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When Should You Buy Cyclical Oil And Gas Stocks?

Cyclical companies – like oil and gas companies – often exhibit revenue changes that can differ greatly from year to year. To that point, take a look at rig builder Keppel Corporation Limited’s (SGX: BN4) historical revenue changes in the table below:

Keppel Corporation Revenue Chart

Source: Keppel Corporation’s earnings report

As you can see, the offshore and marine segment (that’s where most of the oil and gas exposure is for Keppel Corporation) has seen its revenue plummet in 2010 (by 32.5% no less!) and then shoot up in 2012 (by 40%). Now, that’s volatility!

The key to timing cyclical stocks

Timing our entry and exit into a cyclical stock can be very difficult. And for some help on the matter, we might be able to turn to investing legend John Neff.

For those who may not know him, Neff made his name while managing the U.S.-based Windsor fund from 1964 to 1995. In those 31 years, each dollar invested in his fund would have become $56, handily outpacing the return of the S&P 500 (a U.S. market index) by two-to-one.

With a sterling track record, Neff’s views on the subject of investing are certainly worth noting. In Neff’s book John Neff on Investing, he laid out seven principal elements of his investing style and the fifth had dealt with cyclical stocks.

No cyclical exposure without compensating price to earnings multiple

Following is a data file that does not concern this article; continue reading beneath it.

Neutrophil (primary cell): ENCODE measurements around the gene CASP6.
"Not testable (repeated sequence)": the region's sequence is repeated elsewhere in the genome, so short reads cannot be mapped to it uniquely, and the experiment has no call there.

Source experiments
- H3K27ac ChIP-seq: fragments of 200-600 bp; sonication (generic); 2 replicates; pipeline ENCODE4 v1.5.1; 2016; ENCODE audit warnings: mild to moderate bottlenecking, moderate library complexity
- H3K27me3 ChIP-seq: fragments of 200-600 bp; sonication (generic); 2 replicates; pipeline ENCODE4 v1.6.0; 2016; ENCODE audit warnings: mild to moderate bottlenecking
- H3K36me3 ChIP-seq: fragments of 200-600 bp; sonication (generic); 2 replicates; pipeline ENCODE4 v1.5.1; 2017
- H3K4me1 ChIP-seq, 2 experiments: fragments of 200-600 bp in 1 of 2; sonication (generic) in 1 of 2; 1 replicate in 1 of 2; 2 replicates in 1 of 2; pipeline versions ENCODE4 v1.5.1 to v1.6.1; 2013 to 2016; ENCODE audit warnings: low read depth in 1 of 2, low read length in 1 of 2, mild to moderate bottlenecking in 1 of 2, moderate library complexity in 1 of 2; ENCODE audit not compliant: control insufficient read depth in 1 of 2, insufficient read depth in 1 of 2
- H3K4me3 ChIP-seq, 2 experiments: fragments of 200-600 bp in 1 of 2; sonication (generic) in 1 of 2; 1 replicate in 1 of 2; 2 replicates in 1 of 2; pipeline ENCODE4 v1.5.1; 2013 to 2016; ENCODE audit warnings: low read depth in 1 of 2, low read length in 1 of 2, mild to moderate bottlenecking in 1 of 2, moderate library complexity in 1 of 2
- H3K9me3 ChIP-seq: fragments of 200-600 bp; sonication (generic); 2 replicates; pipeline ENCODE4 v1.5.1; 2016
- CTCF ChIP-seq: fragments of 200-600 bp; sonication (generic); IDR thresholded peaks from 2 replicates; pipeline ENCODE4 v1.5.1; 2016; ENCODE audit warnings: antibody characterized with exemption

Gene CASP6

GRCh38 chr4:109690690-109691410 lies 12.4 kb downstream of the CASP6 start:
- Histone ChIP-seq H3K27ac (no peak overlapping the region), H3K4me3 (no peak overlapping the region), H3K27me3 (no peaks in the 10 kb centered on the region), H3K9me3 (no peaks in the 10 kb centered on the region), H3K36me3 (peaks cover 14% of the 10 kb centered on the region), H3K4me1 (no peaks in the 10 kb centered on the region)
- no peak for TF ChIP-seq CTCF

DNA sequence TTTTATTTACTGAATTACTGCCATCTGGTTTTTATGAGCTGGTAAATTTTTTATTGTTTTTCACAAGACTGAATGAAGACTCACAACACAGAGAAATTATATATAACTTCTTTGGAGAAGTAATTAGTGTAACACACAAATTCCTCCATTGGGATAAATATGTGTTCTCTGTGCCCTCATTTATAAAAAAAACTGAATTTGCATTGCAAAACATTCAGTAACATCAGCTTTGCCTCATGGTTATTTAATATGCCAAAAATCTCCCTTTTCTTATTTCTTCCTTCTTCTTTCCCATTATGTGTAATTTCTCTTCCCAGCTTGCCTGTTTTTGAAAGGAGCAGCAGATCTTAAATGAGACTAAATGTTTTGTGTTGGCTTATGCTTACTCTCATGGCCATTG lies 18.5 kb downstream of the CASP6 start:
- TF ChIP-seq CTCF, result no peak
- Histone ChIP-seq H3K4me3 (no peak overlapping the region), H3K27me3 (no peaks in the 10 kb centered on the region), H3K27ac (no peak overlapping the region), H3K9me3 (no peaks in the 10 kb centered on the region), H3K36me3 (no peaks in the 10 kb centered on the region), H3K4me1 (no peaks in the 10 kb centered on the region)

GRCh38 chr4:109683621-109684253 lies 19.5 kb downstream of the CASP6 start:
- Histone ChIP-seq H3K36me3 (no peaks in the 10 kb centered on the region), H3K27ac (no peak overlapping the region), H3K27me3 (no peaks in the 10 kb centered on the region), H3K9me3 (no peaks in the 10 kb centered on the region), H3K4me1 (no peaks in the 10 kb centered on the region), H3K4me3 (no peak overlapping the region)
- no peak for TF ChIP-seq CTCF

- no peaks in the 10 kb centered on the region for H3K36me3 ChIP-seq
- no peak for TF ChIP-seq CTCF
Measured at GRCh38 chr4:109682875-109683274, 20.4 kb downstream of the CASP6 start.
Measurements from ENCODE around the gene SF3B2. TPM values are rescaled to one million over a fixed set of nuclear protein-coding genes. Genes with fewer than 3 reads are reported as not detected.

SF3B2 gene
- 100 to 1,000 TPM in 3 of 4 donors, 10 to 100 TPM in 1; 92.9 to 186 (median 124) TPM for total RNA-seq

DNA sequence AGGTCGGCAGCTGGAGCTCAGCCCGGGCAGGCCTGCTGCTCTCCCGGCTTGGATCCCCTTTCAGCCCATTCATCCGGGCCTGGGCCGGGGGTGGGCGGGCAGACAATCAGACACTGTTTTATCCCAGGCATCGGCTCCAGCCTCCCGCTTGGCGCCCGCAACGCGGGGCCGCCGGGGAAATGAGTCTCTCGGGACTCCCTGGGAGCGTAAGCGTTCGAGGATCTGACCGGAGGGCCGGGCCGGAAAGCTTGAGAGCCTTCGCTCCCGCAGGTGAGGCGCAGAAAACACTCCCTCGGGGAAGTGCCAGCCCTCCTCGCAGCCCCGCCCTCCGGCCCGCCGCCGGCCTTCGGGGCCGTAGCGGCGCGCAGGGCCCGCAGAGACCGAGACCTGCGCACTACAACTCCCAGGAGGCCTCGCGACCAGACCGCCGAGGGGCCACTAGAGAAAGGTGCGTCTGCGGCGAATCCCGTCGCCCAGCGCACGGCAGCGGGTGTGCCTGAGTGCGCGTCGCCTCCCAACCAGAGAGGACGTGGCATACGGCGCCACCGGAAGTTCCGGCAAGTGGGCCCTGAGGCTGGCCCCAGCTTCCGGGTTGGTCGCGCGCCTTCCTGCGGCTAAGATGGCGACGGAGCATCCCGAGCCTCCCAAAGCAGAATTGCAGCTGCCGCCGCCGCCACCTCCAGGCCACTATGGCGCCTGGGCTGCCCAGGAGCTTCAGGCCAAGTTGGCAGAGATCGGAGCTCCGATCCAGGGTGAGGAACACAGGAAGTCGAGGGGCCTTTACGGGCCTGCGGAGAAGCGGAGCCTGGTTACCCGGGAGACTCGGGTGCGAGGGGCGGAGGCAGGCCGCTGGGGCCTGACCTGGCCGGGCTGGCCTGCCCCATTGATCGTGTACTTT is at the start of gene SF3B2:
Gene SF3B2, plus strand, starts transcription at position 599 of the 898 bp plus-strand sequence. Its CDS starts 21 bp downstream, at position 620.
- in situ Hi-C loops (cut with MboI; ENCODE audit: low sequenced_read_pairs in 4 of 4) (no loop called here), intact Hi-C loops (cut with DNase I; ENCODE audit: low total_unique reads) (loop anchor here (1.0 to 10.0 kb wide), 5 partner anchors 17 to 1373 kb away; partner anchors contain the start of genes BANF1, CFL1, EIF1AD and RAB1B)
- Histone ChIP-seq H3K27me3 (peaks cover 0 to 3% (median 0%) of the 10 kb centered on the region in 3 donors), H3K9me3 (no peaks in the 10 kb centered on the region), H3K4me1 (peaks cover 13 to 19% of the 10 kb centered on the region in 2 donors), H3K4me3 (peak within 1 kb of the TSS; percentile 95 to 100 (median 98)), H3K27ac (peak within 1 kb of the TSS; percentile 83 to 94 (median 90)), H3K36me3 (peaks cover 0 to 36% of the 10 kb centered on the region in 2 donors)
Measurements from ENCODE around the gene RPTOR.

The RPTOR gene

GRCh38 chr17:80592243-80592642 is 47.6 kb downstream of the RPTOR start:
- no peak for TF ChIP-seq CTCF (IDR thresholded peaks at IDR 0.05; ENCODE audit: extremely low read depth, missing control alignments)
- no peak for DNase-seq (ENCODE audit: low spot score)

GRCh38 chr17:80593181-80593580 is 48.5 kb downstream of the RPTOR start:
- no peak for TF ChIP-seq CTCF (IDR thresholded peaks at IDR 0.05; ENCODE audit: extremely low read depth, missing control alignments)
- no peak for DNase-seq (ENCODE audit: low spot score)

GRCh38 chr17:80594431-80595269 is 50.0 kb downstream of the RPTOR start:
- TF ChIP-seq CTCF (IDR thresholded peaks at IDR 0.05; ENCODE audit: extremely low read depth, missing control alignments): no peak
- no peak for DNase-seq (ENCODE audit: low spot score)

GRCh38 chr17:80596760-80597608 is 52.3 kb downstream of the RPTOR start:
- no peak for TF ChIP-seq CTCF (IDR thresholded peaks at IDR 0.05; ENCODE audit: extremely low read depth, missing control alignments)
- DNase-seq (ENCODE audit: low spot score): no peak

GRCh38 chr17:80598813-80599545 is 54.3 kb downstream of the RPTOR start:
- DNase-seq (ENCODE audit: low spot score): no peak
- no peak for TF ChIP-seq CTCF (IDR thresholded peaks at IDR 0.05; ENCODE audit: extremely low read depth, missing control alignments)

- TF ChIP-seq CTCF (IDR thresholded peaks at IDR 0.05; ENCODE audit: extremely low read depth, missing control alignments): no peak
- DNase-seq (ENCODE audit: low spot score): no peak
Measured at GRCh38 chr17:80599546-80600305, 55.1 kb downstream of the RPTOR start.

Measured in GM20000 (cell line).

Here’s Neff with his fifth principle:

“[T]he trick with cyclical stocks is to catch them at just the right moment – after one cycle has decimated the stock price but before the improved earnings become apparent for everyone…

…In place of five year growth rates, our estimates of normal earnings guided our analysis. Normal earnings merely represented a best estimate of earnings at more fortuitous points in the business cycle. Never capitalize peak earnings…

…We protected ourselves by purchasing cyclicals only with prospective PE ratios that scraped the bottom.”

Said another way, Neff suggested that investors should not use the highest annual earnings per share that a cyclical company has ever generated to value the firm. Instead, they should be using “normalized” earnings.

Admittedly, estimating “normal earnings” can be more art than science; as such, Neff’s insistence for a low PE ratio (which is also his first investing principle) helps compensate him for the risk taken in a cyclical firm.

Foolish takeaway

To sum up, what Neff has done with cyclical stocks while running the Windsor fund was to first wait for the downturn to arrive, then estimate what a company’s normalised earnings might look like, and then invest only if the price of a cyclical stock gave him a very low PE ratio in relation to its normalised earnings.

Prior to this article, I had shared the first four principles of Neff’s investing approach and for a recap, Neff looks at 1) low PE ratios, 2) solid fundamental business growth, 3) yield protection in the form of a high dividend yield, and 4) a market-beating total return ratio.

There is more to Neff’s approach to come, so stay tuned!

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The information provided is for general information purposes only and is not intended to be personalised investment or financial advice. Motley Fool Singapore contributor Chin Hui Leong doesn’t own shares in any companies mentioned.